0
$\begingroup$

Until now, solving the Schrodinger Equation for a particle in a box was relatively easy because the boundaries conditions imposed zero value on the wave function at the boundaries. But now I must find the normalized wave function of the same problem imposing just these periodic boundaries conditions:

$$Y(x,y,z)=Y(x+L,y,z),\\ Y(x,y,z)=Y(x,y+L,z),\\ Y(x,y,z)=Y(x,y,z+L).$$

I got stuck in the normalization process. Before, using the boundary condition (one dimension) $Y(0)=Y(L)=0$, I could get just one constant to solve for, in

$$Y(x)= A\sin{kx} + B\cos{kx}.$$

Applying the conditions above, I get

$$Y(x)= A\sin{kx}\quad \text{where}\quad k=\pi n/L$$

which is easy normalize. But now, with this periodic boundary condition, $Y(0)=Y(L)$. How could I find it?

$\endgroup$
  • 4
    $\begingroup$ Where exactly are you running into trouble? Right now you just have the definition of periodic boundary conditions in your question and we have to guess why you're having difficulties. Please show us the work you've done already and indicate where you got stuck. $\endgroup$ – Wouter May 18 '13 at 19:01
  • 1
    $\begingroup$ Hint (which might be obvious): Think of it as a particle on a "ring". That gives you a natural coordinate to talk about and things might be easier. $\endgroup$ – Siva May 18 '13 at 19:04
  • $\begingroup$ Both instances of "$Y(x) = Y(L)$" should be "$Y(0) = Y(L)$"? $\endgroup$ – user10851 May 23 '13 at 2:32
  • $\begingroup$ Does this answer your question? Energy dependence on boundary conditions for particle in a box $\endgroup$ – EverydayFoolish Oct 2 at 16:15
3
$\begingroup$

When imposing a periodic boundary condition, the amplitude of the wavefunction at coordinate $x$ must match that at coordinate $x+L$, so we have:

$$\Psi(x)=\Psi(x+L)$$

In your previous 'particle in a box' scenario, you mention that the general form of the wavefunction is given by a linear combination of sine and cosine with complex coeficients. It might be helpful to remember that this can also be expressed as an exponential with the form:

$$\Psi(x)\propto e^{ikx}$$

Hopefully that should get you off the starting block.

| cite | improve this answer | |
$\endgroup$
4
$\begingroup$

In general, what we use for periodic boundary conditions is defined by $Y(0)=Y(L)$ and $\frac{dY}{dx}(0)=\frac{dY}{dx}(L)$. The sole condition $Y(0) = Y(L)$ I believe is not sufficient to impose conditions on $k$.

This is due to the fact that when we talk about "periodic conditions", it is implied that the derivative is also periodic. Indeed since the schrodinger equation is of order 2 in derivative, there should be at least 2 boundary conditions.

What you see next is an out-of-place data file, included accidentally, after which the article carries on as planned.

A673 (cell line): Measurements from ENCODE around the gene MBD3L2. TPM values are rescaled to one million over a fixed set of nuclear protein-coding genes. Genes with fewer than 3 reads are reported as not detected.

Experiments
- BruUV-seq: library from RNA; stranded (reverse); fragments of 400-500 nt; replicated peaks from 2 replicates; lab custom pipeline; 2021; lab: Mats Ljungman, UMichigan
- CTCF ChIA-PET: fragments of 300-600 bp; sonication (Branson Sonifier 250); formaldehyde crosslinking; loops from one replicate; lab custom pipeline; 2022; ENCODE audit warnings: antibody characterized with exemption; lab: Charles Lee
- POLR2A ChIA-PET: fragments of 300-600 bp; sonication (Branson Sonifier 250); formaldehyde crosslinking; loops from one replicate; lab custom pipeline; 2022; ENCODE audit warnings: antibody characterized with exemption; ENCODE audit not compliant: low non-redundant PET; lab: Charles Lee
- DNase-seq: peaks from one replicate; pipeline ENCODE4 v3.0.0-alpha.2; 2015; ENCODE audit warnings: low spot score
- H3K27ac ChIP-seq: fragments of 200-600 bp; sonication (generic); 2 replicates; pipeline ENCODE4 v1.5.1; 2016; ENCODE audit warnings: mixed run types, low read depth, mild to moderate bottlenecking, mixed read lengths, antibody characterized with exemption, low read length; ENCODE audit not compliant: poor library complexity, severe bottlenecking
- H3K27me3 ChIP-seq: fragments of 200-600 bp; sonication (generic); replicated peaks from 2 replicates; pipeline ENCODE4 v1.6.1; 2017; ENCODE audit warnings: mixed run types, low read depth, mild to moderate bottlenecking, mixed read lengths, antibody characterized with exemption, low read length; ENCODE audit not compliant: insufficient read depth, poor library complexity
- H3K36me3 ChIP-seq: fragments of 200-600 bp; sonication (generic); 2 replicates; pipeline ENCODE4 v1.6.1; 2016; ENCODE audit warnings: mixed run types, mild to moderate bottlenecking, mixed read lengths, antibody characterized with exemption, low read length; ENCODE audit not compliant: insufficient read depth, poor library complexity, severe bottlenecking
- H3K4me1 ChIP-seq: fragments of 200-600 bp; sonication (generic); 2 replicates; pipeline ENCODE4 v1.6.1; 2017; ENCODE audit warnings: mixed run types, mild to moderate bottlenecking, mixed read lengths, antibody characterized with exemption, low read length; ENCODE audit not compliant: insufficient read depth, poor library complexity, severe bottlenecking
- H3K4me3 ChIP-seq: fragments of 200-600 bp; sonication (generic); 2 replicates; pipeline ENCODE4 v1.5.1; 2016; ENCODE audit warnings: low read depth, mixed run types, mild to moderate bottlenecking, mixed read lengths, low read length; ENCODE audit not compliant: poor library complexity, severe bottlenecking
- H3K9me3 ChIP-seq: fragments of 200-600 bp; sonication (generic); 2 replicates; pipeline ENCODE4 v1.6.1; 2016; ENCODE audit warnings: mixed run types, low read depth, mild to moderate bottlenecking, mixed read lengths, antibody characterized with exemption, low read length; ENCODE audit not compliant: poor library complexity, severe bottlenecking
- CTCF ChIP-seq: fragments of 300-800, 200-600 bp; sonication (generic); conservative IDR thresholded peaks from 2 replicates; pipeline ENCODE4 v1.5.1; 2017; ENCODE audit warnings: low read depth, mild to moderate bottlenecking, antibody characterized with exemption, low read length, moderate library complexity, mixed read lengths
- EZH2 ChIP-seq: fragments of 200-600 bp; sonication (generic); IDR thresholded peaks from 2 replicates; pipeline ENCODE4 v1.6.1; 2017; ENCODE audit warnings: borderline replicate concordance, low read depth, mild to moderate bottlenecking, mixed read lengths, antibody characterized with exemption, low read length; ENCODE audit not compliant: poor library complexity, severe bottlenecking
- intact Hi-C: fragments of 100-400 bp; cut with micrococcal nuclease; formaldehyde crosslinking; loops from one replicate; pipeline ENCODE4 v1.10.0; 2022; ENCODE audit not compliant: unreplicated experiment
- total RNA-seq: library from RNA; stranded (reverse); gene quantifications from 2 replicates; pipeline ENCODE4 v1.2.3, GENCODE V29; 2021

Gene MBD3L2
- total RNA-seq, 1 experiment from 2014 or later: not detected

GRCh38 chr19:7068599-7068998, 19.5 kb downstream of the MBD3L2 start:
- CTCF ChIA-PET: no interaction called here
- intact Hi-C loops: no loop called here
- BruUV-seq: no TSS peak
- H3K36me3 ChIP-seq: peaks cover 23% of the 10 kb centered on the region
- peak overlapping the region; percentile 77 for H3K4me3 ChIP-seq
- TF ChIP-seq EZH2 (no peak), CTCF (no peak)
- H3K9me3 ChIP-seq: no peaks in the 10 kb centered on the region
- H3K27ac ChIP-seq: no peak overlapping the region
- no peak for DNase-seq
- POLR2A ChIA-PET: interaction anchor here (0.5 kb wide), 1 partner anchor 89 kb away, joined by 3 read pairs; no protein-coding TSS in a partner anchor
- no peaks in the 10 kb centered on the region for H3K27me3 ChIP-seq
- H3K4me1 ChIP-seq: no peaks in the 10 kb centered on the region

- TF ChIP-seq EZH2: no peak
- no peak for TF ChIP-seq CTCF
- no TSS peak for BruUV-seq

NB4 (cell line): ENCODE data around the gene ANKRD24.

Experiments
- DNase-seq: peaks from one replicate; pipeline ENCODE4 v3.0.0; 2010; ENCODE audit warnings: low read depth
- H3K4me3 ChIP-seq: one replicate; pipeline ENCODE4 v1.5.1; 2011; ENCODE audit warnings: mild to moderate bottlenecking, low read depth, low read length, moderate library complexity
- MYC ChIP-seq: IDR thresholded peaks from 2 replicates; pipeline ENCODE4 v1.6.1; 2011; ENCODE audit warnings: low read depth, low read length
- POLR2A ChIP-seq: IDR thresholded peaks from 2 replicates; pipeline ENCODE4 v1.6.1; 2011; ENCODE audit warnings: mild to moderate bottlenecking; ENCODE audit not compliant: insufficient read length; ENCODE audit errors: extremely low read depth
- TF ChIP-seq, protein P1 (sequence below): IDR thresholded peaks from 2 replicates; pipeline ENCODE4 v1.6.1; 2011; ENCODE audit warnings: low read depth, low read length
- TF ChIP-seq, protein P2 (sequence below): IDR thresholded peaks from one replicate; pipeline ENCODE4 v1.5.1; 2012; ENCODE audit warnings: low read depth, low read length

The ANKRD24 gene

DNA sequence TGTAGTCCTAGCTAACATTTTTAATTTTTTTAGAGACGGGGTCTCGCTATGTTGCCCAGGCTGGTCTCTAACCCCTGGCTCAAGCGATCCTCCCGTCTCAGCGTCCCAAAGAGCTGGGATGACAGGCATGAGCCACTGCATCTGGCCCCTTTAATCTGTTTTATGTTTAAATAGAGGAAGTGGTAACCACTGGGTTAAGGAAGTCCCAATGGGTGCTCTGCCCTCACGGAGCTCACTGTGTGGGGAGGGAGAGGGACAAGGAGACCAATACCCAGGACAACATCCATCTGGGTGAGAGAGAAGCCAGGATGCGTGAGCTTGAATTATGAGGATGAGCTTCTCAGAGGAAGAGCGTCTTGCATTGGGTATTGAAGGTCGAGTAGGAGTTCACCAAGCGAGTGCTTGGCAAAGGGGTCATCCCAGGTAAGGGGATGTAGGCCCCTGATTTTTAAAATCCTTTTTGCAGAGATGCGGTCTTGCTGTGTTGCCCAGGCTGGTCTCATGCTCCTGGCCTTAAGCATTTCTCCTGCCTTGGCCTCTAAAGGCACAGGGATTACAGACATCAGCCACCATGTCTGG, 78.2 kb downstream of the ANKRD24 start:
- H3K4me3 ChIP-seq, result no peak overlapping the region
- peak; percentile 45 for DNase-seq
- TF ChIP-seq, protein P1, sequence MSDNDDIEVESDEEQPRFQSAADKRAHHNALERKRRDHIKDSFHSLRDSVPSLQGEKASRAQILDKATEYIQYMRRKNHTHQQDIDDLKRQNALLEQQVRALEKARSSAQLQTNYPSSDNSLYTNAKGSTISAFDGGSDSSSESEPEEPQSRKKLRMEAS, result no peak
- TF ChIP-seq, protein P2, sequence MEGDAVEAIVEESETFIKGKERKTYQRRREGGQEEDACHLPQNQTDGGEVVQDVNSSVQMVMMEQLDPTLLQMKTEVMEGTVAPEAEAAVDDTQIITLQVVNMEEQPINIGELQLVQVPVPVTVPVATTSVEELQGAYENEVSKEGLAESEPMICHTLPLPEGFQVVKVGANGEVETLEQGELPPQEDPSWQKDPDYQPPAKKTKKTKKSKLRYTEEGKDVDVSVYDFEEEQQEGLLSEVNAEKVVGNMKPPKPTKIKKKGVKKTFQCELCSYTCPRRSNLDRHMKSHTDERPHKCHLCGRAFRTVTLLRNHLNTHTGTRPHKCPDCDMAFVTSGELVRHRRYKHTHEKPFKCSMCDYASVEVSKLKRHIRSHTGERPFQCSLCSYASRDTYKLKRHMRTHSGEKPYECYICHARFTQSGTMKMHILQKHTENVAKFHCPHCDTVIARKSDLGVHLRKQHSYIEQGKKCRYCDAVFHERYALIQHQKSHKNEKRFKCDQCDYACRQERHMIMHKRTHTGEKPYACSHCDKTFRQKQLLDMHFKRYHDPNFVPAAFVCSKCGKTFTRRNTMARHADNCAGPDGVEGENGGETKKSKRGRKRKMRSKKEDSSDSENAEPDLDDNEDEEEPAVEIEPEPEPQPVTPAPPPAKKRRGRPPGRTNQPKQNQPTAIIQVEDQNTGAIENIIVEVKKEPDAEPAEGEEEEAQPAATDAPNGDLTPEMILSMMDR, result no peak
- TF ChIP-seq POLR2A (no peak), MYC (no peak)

By imposing the two stated periodc boundary conditions, you obtain the following system : \begin{align} A = A\cos(kL)+B\sin(kL) \\ B = -A\sin(kL)+B\cos(kL) \end{align} Rearraging \begin{align} A(1-\cos(kL))+B(-\sin(kL)) = 0\\ A(\sin(kL))+B(1-\cos(kL)) = 0 \end{align}

Now, the system yields non trivial solutions (trivial solution being A=B=0) only if it's determinant is 0. This gives the conditions $\cos(kL)=1$ which gives the desired $k=\frac{2n\pi}{L}$

| cite | improve this answer | |
$\endgroup$
  • $\begingroup$ The system of equations has non-trivial solutions only if the determinant is NOT 0! So this derivation seems to have a flaw in there and is probably more complicated... $\endgroup$ – Guiste Apr 23 at 5:42
  • $\begingroup$ No, for a homogenous linear system of equations as we have in the problem, if determinant is NOT 0 we only have the trivial solution as stated. When the determinant is 0, we either have no solution, or we have an infinite amount of solutions, which is in this case the "non-trivial" solutions. $\endgroup$ – Frotaur Apr 24 at 16:01
  • $\begingroup$ My bet, did not consider it to be homogeneous. Then I have one more question. Since we have 2 linear independent equations, we should get information about two coefficients. One of them is the k, do we also learn something about the relation of A and B? $\endgroup$ – Guiste Apr 26 at 22:30
  • $\begingroup$ Yes you get two equations : the $det=0$ condition gives you the possible $k$ for a non-trivial solution. However, if you plug this $k$ in the boundary condition equations, you can see they are automatically satisfied. This means the parameters $A$ and $B$ are arbitrary, and to fix them you need more boundary conditions/informations about your problem. $\endgroup$ – Frotaur Apr 27 at 16:49

Not the answer you're looking for? Browse other questions tagged or ask your own question.